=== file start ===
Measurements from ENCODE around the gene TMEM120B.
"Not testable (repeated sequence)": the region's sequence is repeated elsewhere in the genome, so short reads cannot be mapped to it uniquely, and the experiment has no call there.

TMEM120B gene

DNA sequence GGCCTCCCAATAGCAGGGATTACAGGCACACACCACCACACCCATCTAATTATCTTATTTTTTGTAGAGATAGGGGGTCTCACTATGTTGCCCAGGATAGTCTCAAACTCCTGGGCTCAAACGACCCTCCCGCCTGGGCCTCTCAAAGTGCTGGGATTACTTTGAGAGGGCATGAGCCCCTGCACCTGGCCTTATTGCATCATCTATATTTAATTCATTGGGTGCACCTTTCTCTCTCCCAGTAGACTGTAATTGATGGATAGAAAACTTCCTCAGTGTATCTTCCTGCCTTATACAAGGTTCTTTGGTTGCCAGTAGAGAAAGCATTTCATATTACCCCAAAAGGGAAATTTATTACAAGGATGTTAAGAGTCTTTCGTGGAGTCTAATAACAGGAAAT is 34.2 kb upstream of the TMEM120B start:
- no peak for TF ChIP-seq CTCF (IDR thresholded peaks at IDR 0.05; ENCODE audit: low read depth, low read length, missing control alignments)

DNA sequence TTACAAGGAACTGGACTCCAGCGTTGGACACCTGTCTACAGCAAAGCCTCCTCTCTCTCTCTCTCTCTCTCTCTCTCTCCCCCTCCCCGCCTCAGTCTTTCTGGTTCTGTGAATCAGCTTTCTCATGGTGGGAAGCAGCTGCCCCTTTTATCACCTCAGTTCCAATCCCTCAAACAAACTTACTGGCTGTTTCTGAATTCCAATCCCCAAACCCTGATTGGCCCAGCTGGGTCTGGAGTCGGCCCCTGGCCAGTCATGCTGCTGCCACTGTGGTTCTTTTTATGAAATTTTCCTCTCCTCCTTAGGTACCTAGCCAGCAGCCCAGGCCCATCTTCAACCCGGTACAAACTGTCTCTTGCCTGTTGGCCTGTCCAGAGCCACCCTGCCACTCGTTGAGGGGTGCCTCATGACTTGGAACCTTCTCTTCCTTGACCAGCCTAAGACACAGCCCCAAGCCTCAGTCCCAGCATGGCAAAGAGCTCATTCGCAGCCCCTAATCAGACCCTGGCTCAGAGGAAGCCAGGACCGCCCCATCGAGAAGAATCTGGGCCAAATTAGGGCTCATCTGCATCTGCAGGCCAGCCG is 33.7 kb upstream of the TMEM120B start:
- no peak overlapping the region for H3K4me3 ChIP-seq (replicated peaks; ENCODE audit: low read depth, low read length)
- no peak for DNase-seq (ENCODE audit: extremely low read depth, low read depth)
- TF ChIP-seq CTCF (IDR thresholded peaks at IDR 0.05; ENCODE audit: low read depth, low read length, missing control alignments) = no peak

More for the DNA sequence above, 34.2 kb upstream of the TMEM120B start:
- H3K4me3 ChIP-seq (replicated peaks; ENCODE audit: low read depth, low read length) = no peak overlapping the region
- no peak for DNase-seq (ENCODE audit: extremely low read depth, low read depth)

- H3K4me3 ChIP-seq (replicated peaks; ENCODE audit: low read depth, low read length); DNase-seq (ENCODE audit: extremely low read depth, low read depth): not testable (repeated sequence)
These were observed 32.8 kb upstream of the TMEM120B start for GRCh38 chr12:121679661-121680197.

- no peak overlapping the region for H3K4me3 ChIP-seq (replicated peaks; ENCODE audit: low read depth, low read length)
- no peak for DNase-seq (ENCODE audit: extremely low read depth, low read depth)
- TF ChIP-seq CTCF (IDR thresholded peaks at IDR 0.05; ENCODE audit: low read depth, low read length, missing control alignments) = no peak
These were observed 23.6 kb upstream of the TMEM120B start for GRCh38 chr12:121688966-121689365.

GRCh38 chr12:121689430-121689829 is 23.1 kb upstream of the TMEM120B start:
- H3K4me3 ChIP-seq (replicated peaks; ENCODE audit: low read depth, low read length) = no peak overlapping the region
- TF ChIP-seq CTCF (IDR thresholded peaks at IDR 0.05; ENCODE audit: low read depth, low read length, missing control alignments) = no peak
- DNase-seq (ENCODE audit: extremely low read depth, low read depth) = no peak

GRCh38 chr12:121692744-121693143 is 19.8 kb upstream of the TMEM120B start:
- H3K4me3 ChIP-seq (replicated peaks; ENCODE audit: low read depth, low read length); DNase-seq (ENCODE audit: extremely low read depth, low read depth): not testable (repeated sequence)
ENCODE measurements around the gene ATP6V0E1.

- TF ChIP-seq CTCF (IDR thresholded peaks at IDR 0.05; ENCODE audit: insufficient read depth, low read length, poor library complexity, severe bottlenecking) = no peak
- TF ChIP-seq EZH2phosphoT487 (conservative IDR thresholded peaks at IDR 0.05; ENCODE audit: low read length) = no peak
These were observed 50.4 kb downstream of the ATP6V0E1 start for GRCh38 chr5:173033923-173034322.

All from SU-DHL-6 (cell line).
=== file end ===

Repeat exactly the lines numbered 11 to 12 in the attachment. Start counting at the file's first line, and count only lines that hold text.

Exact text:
- H3K4me3 ChIP-seq (replicated peaks; ENCODE audit: low read depth, low read length) = no peak overlapping the region
- no peak for DNase-seq (ENCODE audit: extremely low read depth, low read depth)